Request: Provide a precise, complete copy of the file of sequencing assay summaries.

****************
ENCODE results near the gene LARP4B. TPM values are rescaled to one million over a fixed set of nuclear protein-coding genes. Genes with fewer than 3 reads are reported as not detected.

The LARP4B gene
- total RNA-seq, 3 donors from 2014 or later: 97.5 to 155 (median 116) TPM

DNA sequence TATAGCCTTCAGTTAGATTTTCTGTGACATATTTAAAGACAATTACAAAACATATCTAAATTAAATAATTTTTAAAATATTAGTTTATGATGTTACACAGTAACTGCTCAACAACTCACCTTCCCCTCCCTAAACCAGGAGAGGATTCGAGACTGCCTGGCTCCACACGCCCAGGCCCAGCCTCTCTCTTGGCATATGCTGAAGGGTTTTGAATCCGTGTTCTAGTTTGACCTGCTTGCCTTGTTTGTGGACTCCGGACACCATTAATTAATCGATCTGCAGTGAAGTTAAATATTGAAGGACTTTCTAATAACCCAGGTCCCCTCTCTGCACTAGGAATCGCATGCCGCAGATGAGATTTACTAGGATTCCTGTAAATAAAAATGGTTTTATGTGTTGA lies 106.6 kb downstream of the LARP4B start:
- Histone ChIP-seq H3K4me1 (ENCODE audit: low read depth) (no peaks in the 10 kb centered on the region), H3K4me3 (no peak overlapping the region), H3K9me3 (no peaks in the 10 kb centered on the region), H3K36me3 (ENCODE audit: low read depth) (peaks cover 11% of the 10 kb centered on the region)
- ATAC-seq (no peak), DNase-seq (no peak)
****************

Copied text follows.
ENCODE results near the gene LARP4B. TPM values are rescaled to one million over a fixed set of nuclear protein-coding genes. Genes with fewer than 3 reads are reported as not detected.

The LARP4B gene
- total RNA-seq, 3 donors from 2014 or later: 97.5 to 155 (median 116) TPM

DNA sequence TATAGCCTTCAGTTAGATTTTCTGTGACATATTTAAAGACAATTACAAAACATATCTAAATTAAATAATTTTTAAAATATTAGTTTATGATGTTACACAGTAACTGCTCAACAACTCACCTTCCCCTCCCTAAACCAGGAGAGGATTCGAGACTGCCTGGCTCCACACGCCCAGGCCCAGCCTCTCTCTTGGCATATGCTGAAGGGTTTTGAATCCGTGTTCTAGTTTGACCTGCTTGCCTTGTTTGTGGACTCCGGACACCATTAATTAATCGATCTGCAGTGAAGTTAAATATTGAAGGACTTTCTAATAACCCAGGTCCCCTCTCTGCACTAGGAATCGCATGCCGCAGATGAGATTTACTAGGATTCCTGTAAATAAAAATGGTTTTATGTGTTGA lies 106.6 kb downstream of the LARP4B start:
- Histone ChIP-seq H3K4me1 (ENCODE audit: low read depth) (no peaks in the 10 kb centered on the region), H3K4me3 (no peak overlapping the region), H3K9me3 (no peaks in the 10 kb centered on the region), H3K36me3 (ENCODE audit: low read depth) (peaks cover 11% of the 10 kb centered on the region)
- ATAC-seq (no peak), DNase-seq (no peak)